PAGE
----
Automatic Racer

We’ve only just gotten used to cars that drive themselves, but now there’s a new trend coming around the bend. Formula One, known for cars breaking the sound barrier and peeling around the corners at breakneck speeds, has found a new competitor. With hopes of giving birth to a new breed of racing, the geniuses behind Formula One are hard at work with their latest sport.

Roborace, a futuristic take on racing, will be held by entirely unmanned vehicles. Designed to draw in crowds of younger viewers with its sci-fi bend, Roborace will combine the speed of the F1 racing with the precision of computer-driven vehicles. An offshoot of Formula E, the latest addition to the Formula One lineage, Roborace is part of a movement toward greener, healthier ways to race.

Robert TaurosaTouting their latest project as a fusion of future tech and modern modality, the brilliant minds behind Roborace are hopeful that showing how seamlessly the two cooperate will fill seats with eager viewers. Additionally, DARPA (Defense Advanced Research Projects Agency) has put up a large cash sum for any able developer able to race across the Mojave Desert in an unmanned vehicle. To this day, only one group has been able to cross the finish line, but the competition, designed to drive the production of smarter unmanned vehicles, has drawn plenty of attention.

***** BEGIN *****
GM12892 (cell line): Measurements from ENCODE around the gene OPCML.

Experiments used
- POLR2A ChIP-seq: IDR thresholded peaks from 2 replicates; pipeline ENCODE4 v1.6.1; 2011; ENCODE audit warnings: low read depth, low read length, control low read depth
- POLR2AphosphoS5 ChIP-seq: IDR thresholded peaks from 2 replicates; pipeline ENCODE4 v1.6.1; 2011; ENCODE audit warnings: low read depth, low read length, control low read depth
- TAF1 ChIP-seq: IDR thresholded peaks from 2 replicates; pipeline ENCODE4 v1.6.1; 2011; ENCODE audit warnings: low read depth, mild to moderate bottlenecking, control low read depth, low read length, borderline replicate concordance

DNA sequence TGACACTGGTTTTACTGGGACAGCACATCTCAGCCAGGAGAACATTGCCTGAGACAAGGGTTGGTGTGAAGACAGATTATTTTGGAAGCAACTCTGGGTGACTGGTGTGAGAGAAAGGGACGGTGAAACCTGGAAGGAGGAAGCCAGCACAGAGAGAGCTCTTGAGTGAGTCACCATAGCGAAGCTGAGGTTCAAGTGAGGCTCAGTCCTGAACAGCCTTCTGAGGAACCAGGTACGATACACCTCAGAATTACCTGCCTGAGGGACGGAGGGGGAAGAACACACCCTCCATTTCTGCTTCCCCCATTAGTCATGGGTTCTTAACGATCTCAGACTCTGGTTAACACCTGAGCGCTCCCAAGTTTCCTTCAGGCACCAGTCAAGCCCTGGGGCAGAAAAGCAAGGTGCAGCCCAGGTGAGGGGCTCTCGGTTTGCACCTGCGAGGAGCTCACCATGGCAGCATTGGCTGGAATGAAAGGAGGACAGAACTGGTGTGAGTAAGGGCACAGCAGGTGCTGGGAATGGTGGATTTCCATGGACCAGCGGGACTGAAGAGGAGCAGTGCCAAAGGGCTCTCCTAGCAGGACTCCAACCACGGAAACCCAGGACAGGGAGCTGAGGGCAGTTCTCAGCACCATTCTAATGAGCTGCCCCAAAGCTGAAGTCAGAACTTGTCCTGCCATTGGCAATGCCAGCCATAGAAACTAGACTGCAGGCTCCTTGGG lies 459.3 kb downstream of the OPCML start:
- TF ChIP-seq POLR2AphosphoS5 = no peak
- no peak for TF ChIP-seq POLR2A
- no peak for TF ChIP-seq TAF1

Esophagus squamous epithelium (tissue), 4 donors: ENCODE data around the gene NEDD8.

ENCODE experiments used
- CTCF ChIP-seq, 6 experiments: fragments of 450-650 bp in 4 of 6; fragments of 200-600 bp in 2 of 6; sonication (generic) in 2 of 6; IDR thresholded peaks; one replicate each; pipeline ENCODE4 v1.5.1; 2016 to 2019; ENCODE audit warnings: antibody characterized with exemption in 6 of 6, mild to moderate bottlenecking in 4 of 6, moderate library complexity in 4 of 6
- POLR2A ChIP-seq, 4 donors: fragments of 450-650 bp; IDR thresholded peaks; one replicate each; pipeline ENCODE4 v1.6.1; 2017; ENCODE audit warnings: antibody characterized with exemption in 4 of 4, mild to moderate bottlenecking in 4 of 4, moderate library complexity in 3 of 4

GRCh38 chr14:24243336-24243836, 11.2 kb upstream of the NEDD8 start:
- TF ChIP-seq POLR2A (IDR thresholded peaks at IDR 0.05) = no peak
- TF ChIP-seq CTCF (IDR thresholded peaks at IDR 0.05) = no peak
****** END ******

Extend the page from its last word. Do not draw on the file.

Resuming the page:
Designed to tax the automation systems of driverless cars, this project is equal parts new sport and product test. While automated vehicles have become a reality, the programs that operate them have yet to be put to any real speed test. Roborace may not only be the most futuristic race to date but the birthplace of advanced driving A.I. For more information on this science fiction subject, follow the link here.

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Automatic Racer

The Automated Automobile

The automobile market is changing in some unexpected ways. Ever since the concept of the automated car hit the streets, companies the world over have been thinking up ways to join in the race. While old hats like Volkswagen fall victim to their own poor planning and product placement, newcomers to the auto industry like Apple and Google are offering a piece of the future we’ve all wanted since the days of Golden Age science fiction.